Current Georgian leaders do not agree among themselves on many issues, but at least so far, it appears that they share a commitment to some key essentials.  Like Saakashvili, Prime Minister Ivanishvili and his team have stressed they want to continue to pursue Euro-Atlantic integration and eventual NATO membership.  But it is unclear how the new government will be able to do that.  On one hand, it says that the country remains committed to its long-term strategy of rapprochement with NATO and the European Union and will never accept even the discussion to recognize the independence of Georgian occupied territories of Abkhazia and South Ossetia.  But on the other, officials of the new government have been equally clear that they must normalize diplomatic relations with Moscow. [3]  

Many analysts, however, have concluded that Ivanishvili’s foreign policy team selections indicate that he plans to tone down the heated rhetoric that marked bilateral relations with Russia.  He will certainly seek to adopt a more pragmatic, less ideologically driven approach to Russia and work to improve economic and cultural ties with northern neighbor, starting to recover trade and transportation links with reopening the Russian market for Georgian wine and mineral water.  In order to reach that goal, Georgia may remind Moscow that it had by now unilaterally abolished the visa regime and pledged on the non-use of force.  By taking such steps, Tbilisi will be able to test whether Russia has changed its approach towards Georgia amidst a new political reality.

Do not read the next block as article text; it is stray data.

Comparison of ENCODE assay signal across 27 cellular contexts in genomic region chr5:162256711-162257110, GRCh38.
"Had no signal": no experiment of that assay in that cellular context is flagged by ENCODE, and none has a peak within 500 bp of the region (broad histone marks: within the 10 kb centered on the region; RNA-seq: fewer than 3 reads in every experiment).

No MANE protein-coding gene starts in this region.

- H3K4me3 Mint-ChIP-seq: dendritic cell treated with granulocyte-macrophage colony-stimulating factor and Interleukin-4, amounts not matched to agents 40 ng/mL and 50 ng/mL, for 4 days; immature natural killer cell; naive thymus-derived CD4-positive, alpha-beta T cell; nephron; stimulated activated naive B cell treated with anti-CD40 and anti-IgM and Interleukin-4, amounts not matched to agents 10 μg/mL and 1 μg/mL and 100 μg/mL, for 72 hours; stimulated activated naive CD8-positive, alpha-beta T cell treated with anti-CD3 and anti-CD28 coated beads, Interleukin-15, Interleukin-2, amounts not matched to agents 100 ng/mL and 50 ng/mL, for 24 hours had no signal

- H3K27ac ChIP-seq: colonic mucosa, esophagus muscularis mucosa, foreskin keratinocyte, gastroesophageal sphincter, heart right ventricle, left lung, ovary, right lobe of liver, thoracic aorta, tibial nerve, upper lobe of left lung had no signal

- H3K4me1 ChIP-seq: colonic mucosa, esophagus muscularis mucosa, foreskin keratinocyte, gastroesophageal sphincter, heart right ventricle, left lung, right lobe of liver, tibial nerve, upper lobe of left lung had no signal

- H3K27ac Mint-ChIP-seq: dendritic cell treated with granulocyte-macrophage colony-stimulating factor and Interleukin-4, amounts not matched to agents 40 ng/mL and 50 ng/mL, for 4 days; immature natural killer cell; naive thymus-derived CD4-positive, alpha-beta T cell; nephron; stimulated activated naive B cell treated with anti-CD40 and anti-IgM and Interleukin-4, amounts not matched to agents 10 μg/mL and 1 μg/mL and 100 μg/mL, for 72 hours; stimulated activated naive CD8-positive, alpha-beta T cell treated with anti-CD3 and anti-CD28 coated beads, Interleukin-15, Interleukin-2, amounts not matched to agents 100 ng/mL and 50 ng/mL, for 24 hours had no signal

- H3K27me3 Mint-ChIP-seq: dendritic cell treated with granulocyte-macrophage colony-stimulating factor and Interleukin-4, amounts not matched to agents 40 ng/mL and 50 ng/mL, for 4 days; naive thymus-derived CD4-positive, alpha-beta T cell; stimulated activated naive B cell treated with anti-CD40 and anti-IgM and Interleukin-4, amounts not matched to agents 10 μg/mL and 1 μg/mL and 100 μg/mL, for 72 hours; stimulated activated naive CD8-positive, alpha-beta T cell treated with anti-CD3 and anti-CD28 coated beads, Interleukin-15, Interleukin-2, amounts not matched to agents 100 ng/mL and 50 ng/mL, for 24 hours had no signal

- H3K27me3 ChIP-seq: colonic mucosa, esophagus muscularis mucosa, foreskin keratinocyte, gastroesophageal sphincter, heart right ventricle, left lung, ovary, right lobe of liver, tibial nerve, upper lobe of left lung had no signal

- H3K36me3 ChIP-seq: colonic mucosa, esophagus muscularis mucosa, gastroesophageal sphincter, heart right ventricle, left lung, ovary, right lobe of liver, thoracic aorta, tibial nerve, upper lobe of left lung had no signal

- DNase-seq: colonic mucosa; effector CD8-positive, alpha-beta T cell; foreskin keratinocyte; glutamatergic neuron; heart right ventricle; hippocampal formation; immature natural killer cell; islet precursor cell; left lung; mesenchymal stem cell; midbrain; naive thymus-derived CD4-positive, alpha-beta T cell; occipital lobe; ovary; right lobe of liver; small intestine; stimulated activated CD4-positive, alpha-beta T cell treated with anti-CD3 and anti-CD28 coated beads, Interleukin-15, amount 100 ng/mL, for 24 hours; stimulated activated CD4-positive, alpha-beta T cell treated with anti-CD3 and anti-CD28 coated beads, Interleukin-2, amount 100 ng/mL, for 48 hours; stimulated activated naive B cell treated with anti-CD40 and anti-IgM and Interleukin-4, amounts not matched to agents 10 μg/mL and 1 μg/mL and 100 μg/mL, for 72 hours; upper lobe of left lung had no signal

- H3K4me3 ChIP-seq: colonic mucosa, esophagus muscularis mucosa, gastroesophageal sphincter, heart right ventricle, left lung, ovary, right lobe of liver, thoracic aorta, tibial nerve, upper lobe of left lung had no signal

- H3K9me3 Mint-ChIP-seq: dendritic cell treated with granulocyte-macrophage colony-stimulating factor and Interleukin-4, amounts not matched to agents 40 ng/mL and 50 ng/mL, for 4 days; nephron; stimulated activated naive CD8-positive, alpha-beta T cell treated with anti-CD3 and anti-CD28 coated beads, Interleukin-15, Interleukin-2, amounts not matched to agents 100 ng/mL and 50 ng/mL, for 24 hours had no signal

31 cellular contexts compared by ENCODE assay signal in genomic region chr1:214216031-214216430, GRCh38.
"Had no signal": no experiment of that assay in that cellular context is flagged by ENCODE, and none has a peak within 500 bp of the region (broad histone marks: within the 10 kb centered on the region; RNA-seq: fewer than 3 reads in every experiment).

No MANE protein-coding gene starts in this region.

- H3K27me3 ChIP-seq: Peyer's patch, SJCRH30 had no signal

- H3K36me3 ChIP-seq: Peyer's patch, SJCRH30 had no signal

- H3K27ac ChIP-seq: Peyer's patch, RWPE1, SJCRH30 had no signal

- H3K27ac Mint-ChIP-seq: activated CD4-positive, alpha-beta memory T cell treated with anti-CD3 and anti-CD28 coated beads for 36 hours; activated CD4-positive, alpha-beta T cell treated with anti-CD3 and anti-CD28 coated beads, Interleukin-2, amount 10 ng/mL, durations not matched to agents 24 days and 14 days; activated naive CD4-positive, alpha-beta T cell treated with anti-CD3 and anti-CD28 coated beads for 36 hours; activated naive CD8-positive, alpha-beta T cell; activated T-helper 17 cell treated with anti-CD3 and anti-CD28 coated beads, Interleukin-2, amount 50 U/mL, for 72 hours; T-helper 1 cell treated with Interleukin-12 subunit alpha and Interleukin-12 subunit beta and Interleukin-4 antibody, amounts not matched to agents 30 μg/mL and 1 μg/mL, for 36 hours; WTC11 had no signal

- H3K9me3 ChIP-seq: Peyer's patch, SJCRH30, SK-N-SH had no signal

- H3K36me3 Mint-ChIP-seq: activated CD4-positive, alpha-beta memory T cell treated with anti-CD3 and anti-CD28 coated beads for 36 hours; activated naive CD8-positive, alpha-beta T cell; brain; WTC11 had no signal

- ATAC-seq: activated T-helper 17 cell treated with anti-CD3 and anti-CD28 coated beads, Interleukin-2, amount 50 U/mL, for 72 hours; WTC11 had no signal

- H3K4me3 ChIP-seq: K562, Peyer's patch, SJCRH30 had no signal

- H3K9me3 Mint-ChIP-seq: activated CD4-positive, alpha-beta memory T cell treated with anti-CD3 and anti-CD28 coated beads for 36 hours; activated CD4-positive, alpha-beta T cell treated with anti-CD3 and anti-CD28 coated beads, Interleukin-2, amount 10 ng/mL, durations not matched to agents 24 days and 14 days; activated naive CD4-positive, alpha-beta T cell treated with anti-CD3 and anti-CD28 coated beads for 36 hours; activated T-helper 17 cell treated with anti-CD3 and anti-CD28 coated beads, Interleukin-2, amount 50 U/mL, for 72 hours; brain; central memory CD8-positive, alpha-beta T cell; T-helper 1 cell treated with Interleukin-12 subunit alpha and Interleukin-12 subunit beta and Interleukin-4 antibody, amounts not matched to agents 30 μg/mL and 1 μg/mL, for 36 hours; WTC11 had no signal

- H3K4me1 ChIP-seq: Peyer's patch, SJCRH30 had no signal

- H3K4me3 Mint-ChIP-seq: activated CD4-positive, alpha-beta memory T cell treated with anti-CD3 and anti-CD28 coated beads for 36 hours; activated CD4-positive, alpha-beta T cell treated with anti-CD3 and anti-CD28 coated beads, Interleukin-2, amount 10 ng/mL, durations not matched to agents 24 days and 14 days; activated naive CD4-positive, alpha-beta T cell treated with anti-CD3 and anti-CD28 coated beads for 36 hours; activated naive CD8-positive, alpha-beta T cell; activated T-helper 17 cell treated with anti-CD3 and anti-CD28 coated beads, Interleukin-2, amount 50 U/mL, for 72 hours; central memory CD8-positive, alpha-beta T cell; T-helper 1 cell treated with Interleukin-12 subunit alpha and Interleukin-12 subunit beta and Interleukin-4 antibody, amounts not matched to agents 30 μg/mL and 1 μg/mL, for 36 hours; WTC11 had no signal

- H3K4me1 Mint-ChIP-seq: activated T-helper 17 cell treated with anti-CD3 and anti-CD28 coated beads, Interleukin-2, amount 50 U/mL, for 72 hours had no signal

Unless there is radical strategic and paradigm shift in Georgia’s foreign policy orientation and given that strategic relations between Baku, Tbilisi, and Ankara were never dependent on personalities, Georgia is unlikely to change its strategic relations with its close partners, like Azerbaijan and Turkey.  Both Azerbaijan and Georgia are likely to continue to reject Moscow’s integrationist initiatives that could compromise their sovereignty.  And Georgia’s leaders and people well remember that Azerbaijan provided much-needed energy supplies to Georgia during its standoff with Russia.  They also understand the importance of Turkey as a stabilizing security actor in the South Caucasus.  Provided that the elections in Georgia result in a smooth transition of power, Ankara and Baku may actually benefit from having a predictable and stable neighbor on their respective frontiers.